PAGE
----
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‘Shoes On, Shoes Off’ a production that doesn’t require words

By Santiago Montoya

Section: Arts

May 6, 2016

The long-awaited production of “Shoes On, Shoes Off: Sixteen Dance Scenes About Shoes, People & Other Important Things,” a dance play directed and choreographed by Professor Susan Dibble (THA) kicked off just right on April 15 at the Spingold Theater Center.

The piece was developed into a big project after Dibble thought about the many years she has been dancing in “outdoor and indoor spaces—in water, on dirt, grass, concrete, sand, wood, linoleum and rugs,” said Dibble. As a matter of fact, it was littered with symbolism from beginning to end.

It started with a Rabbit—played by Dibble herself—stomping on stage. Indeed, she was a likable Rabbit that represented “life, procreation, cycle, birth, fun, survival,” as she said. The opening scene, titled “Shoe Grave Yard,” invited the audience itself to go out and explore the world. The Rabbit walked with two players, one of whom was carrying a tree branch, which according to the director, “can be used for starting a campfire or as an imaginary umbrella. A body of nature.” In other words, the branch is a survival tool that can help the explorer in any survival situation and to face the unexpected.

The show moved quickly to other scenes involving most of the players. “Second Hand Shoe Store” pulled in every cast member to select a pair of shoes at one of the few shoe stores in the village. Each of the players tried their best to select the “perfect” pair of shoes. And the shoes do certainly mean more than just a plain footwear item that allows us to protect our bare feet or use as a fashion statement. According to Dibble, the shoes represent “Stability, order, comfort, imagination, fun,” and a foot without a shoe represents “freedom, risk [and] mischief.”

What made the players a delight is that each had a unique story. In fact, there were no words spoken, but “Shoes On, Shoes Off” demonstrated that no words needed to be said in order to transmit and understand the characters’ yearning and emotions. One of the many personal scenes with a particular character was with the stellar Nicole Pierce, who is a professional dancer, choreographer, pianist and teacher invited to be part of this production at Brandeis. She performed a scene known as “Mopping Bride who Loves to Dance.” The mop served as a tool to clean and keep things “looking new, a fresh start.” There was another story about a man who found his red shoes to be sort of possessed. The scene had the title of “‘Red’ Shoes” and it sparked a few laughs; the player conveyed humor through his dance moves, which is an impressive accomplishment.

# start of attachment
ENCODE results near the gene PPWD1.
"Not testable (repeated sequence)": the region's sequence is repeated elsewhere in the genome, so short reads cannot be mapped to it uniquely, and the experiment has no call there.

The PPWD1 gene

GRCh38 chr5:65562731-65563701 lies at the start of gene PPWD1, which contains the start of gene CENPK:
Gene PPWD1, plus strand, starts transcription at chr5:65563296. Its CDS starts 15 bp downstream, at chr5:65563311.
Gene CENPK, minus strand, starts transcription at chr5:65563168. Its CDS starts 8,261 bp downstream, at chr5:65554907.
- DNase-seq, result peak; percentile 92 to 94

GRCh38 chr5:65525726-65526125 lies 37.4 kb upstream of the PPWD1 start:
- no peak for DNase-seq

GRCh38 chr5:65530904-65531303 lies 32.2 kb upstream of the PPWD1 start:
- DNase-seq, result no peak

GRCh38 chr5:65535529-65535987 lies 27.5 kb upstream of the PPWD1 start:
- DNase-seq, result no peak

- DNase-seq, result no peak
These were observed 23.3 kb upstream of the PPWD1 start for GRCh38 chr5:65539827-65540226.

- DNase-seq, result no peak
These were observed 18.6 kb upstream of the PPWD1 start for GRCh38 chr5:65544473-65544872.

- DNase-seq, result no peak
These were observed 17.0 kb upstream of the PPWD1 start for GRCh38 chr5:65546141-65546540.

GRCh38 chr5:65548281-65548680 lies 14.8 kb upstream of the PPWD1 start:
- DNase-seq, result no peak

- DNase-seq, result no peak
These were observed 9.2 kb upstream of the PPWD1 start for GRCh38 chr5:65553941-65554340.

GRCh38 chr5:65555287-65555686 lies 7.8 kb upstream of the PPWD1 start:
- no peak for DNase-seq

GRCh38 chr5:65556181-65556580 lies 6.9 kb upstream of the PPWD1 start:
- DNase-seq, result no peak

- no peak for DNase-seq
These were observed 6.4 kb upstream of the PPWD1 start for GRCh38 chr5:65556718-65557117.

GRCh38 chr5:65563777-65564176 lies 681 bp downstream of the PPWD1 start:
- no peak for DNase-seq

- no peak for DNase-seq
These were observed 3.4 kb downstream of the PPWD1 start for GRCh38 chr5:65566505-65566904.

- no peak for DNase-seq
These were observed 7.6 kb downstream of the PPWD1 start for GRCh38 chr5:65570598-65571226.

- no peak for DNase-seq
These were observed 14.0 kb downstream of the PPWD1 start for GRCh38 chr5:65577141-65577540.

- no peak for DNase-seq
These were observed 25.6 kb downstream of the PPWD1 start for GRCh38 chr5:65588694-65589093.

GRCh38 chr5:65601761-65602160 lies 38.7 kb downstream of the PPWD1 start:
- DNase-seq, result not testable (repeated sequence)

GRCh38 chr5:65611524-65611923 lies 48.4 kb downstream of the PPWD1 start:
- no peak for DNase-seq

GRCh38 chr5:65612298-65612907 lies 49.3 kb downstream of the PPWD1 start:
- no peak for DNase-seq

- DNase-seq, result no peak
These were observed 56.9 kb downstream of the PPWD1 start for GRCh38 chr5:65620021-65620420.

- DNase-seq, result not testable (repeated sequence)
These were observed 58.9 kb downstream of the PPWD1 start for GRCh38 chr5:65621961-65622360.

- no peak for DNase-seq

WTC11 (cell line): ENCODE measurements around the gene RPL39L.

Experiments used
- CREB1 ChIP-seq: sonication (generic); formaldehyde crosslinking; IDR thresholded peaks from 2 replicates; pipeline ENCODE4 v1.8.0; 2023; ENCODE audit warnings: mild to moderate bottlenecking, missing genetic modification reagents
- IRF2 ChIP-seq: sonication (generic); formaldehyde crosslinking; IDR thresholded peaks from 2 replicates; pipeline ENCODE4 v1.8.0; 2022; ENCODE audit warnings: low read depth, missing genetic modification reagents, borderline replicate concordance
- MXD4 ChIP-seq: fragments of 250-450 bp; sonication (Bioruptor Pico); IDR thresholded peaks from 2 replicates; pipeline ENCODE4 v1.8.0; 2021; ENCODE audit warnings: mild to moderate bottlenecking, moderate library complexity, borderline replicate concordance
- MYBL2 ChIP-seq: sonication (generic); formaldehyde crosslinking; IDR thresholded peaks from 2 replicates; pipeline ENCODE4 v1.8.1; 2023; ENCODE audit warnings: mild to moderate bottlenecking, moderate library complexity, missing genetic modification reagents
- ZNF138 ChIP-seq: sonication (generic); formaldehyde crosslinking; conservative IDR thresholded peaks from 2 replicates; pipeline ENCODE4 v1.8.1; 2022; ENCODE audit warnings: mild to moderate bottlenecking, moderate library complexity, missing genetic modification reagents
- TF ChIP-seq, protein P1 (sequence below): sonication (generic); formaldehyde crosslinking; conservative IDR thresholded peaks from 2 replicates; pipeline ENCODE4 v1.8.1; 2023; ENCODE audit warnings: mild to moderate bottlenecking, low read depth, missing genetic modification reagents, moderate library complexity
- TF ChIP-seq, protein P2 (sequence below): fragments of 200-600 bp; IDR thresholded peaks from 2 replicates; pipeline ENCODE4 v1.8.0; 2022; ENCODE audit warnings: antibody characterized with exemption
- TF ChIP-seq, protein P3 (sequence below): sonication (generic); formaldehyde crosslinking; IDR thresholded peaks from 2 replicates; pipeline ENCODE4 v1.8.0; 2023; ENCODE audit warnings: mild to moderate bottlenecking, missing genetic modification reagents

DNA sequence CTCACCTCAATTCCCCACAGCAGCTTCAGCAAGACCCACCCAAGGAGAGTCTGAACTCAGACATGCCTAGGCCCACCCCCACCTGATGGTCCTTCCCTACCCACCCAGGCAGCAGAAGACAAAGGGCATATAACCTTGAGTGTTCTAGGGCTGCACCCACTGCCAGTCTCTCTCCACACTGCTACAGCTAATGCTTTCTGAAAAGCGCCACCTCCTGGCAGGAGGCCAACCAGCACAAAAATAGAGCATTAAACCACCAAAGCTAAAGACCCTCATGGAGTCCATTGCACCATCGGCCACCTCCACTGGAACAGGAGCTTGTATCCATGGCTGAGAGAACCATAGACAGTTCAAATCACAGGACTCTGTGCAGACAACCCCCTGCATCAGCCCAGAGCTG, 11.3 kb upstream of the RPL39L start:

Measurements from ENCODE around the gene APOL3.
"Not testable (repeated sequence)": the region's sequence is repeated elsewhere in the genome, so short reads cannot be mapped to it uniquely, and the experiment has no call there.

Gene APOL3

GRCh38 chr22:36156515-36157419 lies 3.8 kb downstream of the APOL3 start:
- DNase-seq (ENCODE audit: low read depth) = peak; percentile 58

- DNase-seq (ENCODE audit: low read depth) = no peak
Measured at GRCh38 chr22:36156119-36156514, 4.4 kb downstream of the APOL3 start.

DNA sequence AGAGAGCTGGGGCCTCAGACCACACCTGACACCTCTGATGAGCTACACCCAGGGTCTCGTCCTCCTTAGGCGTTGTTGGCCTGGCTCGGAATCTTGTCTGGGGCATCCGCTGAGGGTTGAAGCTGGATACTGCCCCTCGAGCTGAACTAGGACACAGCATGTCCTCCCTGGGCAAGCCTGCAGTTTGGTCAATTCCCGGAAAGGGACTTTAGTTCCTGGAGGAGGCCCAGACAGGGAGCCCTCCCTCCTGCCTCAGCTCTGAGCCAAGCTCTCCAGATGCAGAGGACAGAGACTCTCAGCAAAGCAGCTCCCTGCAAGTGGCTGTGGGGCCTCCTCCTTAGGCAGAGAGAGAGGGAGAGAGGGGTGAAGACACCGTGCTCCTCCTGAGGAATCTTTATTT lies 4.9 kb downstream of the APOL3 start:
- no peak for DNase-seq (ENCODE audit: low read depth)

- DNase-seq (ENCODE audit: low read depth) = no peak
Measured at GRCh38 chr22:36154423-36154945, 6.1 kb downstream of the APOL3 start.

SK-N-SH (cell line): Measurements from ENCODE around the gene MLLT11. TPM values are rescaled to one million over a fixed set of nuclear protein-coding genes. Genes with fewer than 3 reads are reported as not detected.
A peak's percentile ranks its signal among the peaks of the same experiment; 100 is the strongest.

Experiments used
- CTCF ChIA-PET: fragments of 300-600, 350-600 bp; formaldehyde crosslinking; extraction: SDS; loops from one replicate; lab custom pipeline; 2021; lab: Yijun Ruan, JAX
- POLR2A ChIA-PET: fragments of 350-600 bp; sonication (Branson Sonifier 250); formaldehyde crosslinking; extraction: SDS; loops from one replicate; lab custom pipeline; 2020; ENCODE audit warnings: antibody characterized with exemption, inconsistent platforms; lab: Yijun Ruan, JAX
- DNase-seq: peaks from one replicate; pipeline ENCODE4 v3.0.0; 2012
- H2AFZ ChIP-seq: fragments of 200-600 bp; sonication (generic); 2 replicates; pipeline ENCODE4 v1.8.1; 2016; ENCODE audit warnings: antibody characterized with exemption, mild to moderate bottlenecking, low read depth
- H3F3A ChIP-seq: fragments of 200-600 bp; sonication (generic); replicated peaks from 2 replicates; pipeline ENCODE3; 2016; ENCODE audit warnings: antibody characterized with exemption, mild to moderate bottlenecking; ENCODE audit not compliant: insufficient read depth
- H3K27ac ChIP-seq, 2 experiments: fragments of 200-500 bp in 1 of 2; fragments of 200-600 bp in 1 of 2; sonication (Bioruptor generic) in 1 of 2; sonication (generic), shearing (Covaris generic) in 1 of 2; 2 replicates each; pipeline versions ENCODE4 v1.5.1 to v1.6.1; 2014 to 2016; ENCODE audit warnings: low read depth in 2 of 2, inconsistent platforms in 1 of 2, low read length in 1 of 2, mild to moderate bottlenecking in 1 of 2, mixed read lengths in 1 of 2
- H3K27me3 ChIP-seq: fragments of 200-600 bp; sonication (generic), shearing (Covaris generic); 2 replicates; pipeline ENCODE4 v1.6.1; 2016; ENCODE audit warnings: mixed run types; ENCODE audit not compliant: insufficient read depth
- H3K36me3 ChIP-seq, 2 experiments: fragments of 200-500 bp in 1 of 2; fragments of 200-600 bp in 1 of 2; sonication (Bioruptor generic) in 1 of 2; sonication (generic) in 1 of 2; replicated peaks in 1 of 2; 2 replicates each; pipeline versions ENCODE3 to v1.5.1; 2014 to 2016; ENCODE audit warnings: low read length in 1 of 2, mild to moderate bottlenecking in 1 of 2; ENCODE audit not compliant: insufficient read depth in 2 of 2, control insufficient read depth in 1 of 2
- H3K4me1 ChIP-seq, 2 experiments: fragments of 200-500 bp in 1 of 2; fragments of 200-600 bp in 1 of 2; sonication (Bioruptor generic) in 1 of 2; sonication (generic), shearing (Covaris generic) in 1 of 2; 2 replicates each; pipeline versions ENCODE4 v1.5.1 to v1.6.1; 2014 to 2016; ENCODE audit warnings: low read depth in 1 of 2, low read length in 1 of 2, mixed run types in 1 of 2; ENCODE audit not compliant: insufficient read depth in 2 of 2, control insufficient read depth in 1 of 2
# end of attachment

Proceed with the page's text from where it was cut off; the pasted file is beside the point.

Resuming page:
The greatest aspect about this production is that it is not only about one player or one character. It is about a community that is inclusive, all joined by the love of acting and dancing.

The overall production was planned and performed with much love from the people involved in it. The lightning was perfectly calculated by Megan McClory ’18, bringing a vividness to every characterization.

The costumes were also suitable for time in which the play takes place, perhaps the 40s or 50s. The dresses were designed by Tove Freeman ’16 and Dan Rugomba ’16, and had a very à la “Seven Brides for Seven Brothers” (1954) type of style. This was seen more so when four couples were dancing “Fingers to the Bone” by Brown Bird in a scene called “Village Deli Time.”

The production was flawless. The players, which not only included Brandeis students, but professional dancers and/or actors, were a great team together. Under Dibble’s visionary eye, passion and expert guidance, everyone was able to shine, including her.

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